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RACGP calls on Government to return Biloela family to Australia


Matt Woodley


11/06/2021 3:04:57 PM

President Dr Karen Price says there are long-term health impacts associated with indefinite detention that must be considered.

Tharnicaa and Priya Murugappan
Three-year-old Tharnicaa Murugappan, who was recently transferred to Perth for urgent treatment of a suspected blood infection, and her mother Priya. (Image: AAP)

This article was updated at 8.50 pm on Monday 14 June.

UPDATE: As of the evening of Monday 14 June, it is understood the Federal Government is poised to announce that the Murugappan family will soon be able to live freely on the Australian mainland.

Reports of Australian-born Tharnicaa Murugappan requiring an emergency medical evacuation from a Christmas Island detention centre have placed renewed focus on the plight of the Tamil family.
 
The three-year-old was recently transferred to Perth for urgent treatment of a suspected blood infection after feeling ill for almost two weeks, and she has also since been diagnosed with pneumonia.
 
While the ongoing legal battle over the Murugappans’ right to stay in Australia shows no sign of resolution, RACGP President Dr Karen Price has said that the mental health and wellbeing of the family must come first.
 
‘Ask any GP and they will tell you that the detention of children and prolonged detention of adults has been shown to cause a range of adverse long-term physical, psychological and developmental effects,’ she said.
 
‘The welfare of these family members must be front of mind. At the RACGP, we believe that detention of vulnerable groups such as children, pregnant women and survivors of torture and trauma should be avoided, and for others it should be strictly for the minimum time possible.’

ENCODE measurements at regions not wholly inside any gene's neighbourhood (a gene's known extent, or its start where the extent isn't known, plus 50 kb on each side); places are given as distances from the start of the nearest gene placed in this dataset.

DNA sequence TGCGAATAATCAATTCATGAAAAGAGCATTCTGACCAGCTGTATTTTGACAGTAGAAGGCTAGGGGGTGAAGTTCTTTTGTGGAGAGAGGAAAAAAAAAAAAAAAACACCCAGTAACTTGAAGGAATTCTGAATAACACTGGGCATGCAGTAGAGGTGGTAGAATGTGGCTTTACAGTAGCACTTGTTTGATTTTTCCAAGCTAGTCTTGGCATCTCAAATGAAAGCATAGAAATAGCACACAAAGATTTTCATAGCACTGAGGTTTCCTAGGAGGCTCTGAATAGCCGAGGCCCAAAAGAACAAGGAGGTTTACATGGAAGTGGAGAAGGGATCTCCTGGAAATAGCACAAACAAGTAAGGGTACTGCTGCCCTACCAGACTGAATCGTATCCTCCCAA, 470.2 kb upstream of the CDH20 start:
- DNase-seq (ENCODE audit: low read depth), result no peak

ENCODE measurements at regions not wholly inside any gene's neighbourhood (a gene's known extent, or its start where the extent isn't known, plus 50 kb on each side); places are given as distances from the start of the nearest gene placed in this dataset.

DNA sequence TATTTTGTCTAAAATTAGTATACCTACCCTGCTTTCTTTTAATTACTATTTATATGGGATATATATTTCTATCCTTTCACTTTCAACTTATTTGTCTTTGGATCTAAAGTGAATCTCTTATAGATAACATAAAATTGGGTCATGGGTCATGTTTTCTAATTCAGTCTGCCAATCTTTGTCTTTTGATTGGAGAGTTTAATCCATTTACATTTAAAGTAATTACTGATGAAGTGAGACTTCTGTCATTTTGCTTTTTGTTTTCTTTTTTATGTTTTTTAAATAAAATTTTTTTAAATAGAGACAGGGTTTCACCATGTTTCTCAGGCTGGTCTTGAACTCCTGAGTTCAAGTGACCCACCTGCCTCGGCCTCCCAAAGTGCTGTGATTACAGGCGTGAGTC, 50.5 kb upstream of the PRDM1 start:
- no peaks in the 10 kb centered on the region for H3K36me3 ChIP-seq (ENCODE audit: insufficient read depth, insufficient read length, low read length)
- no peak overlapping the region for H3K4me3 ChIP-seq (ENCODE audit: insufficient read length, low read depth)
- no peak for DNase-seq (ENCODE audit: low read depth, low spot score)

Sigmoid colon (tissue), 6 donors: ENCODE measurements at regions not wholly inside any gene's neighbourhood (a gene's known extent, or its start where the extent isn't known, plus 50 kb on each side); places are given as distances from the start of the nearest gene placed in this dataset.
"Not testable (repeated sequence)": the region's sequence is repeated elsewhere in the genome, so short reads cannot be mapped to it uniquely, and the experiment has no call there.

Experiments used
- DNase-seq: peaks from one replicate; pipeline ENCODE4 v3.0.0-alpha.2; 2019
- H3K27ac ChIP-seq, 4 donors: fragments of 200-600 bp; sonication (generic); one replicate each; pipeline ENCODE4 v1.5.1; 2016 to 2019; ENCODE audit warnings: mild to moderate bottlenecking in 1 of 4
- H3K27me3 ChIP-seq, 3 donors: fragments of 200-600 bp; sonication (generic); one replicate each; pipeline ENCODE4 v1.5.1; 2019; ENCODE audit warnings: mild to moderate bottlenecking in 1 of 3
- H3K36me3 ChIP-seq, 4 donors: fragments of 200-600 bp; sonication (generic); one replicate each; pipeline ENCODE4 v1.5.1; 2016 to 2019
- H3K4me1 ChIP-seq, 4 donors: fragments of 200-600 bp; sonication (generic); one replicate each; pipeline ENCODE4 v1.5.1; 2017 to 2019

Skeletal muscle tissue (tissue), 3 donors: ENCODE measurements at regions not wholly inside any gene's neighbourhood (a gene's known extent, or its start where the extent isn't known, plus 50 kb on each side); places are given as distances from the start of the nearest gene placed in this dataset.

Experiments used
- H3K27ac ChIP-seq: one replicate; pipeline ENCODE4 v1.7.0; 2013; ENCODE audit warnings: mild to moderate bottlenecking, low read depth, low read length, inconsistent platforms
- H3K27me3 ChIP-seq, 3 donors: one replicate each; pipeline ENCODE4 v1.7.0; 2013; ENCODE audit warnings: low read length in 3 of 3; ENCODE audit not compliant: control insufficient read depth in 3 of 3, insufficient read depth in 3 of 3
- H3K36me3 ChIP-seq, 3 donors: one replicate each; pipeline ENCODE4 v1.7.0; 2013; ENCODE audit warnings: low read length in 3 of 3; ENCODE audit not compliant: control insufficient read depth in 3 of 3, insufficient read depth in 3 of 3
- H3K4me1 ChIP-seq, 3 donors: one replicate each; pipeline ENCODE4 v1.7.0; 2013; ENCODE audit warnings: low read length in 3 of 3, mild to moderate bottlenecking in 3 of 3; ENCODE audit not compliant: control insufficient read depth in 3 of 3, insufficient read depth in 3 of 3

The family’s mother, Priya, has also previously required transfer to the mainland for medical treatment and Dr Price stressed that timely access to healthcare is essential for all patients.
 
‘The RACGP believes that it is the right of everyone to have accessible and appropriate healthcare,’ she said.
 
‘The healthcare of asylum seekers in detention, whether offshore, on-shore or community detention, should be of a standard that is the same of any person living in Australia.
 
‘This includes timely access to health services, and universal access to Medicare-funded primary care services when appropriate.’
 
The Murugappan family’s case has sparked international headlines ever since a pre-dawn Border Force raid on their Biloela home in March 2018, which eventually culminated in their transfer to the Christmas Island detention facility, where they are the only inhabitants.
 
Chair of RACGP Specific Interests Refugee Health Dr Rebecca Farley told newsGP there is ‘clear evidence’ that held detention has serious consequences for the health, development and wellbeing of young children.
 
‘Detention of children should not be permitted in Australia,’ she said. ‘As GPs, we know the fundamental importance of a safe and happy home and social environment for all infants and children.
 
‘It is also important to acknowledge that there are many people, including families with children living in our communities, who do not have the right to work or access Medicare services.
 
‘These people can’t return home … [and] many have been waiting for over eight years with no certainty or hope for the future, almost entirely dependent on volunteer services.’
 
Dr Price said the uncertainty and length of the visa determination process has left asylum seekers increasingly vulnerable.
 
‘[It] contributes significantly to poor mental health outcomes, so timely permanent settlement solutions for families is essential,’ she said.
 
‘GPs have a role in advocating to address the barriers to equitable healthcare that exist for refugees and asylum seekers, it’s as simple as that.’
 
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